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drop 25% tax on china. the messenger is important. i could have one man say we are going to tax you 25%. and i could say another, listen you [bleep], we're going to tax you 25%. >> chris: well, donald trump dropping an "f" bomb explaining how he would handle china if he were president. it's time now for the sunday group. brit hume, fox news senior political analyst. nina easton, of "fortune" magazine. bill kristol of "the weekly standard." fox news political an list, juan williams. before we get to this, i want to clear up, because we looked up to what michele bachmann had been saying. she quoted the u.s. ambassador of libya saying 30,000 people had been killed in the nato strike so far. in fact, what embass gore gene kretz said, he estimated that
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30,000 people had been killed by all sides in the entire conflict. that includes the rebels, and the gaddafi forces. so a big difference. in any case, some of us had doubts about donald trump from the start. about running for president. but in a speech thursday, in las vegas, at a casino, he let loose with a string of "f" bombs. let's watch some more. >> want to go in and raise the price of oil. because we have nobody in washington that will sit back and said you're not going to raise that [bleep] price. you understand me? >> our leaders are stupid they're stupid people. >> chris: then at the white house correspondence dinner last night, you may have heard, president obama ridiculed trump. so did the comedian seth meyers. we have more of that later. but i guess the question is, brit, is donald trump done before he even got started? >> well, i'm not sure he's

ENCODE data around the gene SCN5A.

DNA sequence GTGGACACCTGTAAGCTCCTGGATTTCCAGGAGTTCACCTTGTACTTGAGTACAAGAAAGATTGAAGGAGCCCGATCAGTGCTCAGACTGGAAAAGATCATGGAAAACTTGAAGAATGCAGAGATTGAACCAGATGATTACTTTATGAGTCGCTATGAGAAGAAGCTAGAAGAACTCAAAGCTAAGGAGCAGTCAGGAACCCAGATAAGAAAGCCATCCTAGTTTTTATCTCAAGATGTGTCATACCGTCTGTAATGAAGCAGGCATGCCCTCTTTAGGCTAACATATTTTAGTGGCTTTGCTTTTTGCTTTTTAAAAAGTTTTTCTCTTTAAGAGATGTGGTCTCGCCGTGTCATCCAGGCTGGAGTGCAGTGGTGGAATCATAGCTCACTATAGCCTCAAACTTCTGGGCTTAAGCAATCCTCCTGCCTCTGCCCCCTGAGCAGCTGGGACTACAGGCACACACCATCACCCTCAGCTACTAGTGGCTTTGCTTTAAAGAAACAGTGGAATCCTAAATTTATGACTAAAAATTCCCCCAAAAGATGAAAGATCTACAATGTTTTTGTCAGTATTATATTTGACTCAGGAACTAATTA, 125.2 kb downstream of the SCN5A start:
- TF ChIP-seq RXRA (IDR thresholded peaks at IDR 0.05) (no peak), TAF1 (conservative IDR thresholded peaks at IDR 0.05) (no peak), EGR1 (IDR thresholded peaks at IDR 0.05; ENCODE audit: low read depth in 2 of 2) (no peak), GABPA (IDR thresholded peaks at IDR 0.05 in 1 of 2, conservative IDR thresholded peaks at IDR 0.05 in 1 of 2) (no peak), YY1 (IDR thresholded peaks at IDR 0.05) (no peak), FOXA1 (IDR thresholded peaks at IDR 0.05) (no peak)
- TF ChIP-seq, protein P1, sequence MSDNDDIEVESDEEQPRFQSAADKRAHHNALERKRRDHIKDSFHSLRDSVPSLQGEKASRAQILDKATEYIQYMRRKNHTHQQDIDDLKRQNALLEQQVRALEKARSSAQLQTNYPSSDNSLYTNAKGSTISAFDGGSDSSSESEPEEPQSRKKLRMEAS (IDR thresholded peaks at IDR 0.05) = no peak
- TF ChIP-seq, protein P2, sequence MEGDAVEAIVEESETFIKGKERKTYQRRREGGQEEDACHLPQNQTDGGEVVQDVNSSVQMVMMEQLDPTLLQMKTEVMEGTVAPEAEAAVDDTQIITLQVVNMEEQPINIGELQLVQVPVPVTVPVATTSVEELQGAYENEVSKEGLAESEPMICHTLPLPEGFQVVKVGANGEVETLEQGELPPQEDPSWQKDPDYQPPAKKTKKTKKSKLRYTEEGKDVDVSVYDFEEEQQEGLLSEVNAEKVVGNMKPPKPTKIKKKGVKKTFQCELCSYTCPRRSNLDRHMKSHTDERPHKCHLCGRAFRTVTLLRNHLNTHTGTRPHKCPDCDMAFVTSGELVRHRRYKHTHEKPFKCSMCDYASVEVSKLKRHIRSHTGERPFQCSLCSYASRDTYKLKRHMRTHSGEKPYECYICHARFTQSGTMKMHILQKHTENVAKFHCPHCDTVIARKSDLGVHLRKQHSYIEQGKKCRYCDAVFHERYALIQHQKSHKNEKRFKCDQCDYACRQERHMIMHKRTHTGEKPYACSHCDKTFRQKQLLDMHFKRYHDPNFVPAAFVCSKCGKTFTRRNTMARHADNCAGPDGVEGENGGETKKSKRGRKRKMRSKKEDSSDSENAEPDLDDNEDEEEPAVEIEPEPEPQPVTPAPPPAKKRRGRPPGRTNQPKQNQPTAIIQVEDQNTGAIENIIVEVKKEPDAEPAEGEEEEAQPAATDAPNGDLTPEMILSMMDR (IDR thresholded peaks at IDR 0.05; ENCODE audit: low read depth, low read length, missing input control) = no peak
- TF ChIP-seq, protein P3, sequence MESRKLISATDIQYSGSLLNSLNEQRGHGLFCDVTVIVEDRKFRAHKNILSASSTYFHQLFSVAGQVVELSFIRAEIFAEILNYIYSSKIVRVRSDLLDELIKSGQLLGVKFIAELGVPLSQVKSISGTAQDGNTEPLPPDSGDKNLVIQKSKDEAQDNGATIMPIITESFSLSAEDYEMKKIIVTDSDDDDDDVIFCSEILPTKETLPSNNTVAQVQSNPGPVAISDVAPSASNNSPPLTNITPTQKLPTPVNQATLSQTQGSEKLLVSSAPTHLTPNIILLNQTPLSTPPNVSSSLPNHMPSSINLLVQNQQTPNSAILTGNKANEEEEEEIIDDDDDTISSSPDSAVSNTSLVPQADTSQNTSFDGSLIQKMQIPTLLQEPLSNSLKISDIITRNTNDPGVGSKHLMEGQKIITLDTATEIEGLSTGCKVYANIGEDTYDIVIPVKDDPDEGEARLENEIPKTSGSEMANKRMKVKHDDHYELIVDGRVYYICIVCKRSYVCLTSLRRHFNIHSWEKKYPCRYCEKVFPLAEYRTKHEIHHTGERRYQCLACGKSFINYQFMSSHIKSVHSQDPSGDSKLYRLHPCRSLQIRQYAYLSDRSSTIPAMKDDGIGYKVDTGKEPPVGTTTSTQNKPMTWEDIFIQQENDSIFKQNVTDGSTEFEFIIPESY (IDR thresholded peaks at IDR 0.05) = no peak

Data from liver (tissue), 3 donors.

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done in the sense that, you know, he is going to stop this effort to continue to get attention for himself and go around attacking the administration. but i think as a -- i don't think he ever was a serious candidate for the republican nomination. i don't think there is any way with his record and background and support of democrats so on down the line there is any way the republican party would nominate him for president. i think people say well, he is interesting. and he is. he is colorful. and he is that. but he's pretty exotic character. you see him up there, uttering the things you just showed with the hair in the back looking like he is a page boy. it's inconceivable that he is going to be a serious candidate for president. in either party. >> chris: nina, meanwhile, talk about the people we think are serious candidates. at least five candidates are going to appear in south carolina on thursday at the fox debate. let's take a look at the latest poll from fox news. it shows only two candidates